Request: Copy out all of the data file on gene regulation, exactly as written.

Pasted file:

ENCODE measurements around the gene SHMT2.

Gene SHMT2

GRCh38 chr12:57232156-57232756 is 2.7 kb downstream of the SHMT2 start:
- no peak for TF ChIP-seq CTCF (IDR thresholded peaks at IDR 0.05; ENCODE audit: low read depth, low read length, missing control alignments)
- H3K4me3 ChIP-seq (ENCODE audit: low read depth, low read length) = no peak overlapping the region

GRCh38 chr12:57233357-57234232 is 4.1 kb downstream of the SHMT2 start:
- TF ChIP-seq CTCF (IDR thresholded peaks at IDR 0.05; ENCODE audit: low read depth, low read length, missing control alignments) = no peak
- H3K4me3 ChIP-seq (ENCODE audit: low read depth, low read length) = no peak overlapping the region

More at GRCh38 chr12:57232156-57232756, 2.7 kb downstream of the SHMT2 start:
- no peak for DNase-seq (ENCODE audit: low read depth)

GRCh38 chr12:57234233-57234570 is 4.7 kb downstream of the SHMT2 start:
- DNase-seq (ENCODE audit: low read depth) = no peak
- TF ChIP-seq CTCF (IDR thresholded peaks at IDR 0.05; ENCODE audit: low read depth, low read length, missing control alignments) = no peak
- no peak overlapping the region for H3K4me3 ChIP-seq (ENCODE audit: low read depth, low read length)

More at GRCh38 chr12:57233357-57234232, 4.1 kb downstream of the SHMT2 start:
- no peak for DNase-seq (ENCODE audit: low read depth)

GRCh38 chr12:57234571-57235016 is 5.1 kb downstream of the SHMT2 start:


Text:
ENCODE measurements around the gene SHMT2.

Gene SHMT2

GRCh38 chr12:57232156-57232756 is 2.7 kb downstream of the SHMT2 start:
- no peak for TF ChIP-seq CTCF (IDR thresholded peaks at IDR 0.05; ENCODE audit: low read depth, low read length, missing control alignments)
- H3K4me3 ChIP-seq (ENCODE audit: low read depth, low read length) = no peak overlapping the region

GRCh38 chr12:57233357-57234232 is 4.1 kb downstream of the SHMT2 start:
- TF ChIP-seq CTCF (IDR thresholded peaks at IDR 0.05; ENCODE audit: low read depth, low read length, missing control alignments) = no peak
- H3K4me3 ChIP-seq (ENCODE audit: low read depth, low read length) = no peak overlapping the region

More at GRCh38 chr12:57232156-57232756, 2.7 kb downstream of the SHMT2 start:
- no peak for DNase-seq (ENCODE audit: low read depth)

GRCh38 chr12:57234233-57234570 is 4.7 kb downstream of the SHMT2 start:
- DNase-seq (ENCODE audit: low read depth) = no peak
- TF ChIP-seq CTCF (IDR thresholded peaks at IDR 0.05; ENCODE audit: low read depth, low read length, missing control alignments) = no peak
- no peak overlapping the region for H3K4me3 ChIP-seq (ENCODE audit: low read depth, low read length)

More at GRCh38 chr12:57233357-57234232, 4.1 kb downstream of the SHMT2 start:
- no peak for DNase-seq (ENCODE audit: low read depth)

GRCh38 chr12:57234571-57235016 is 5.1 kb downstream of the SHMT2 start: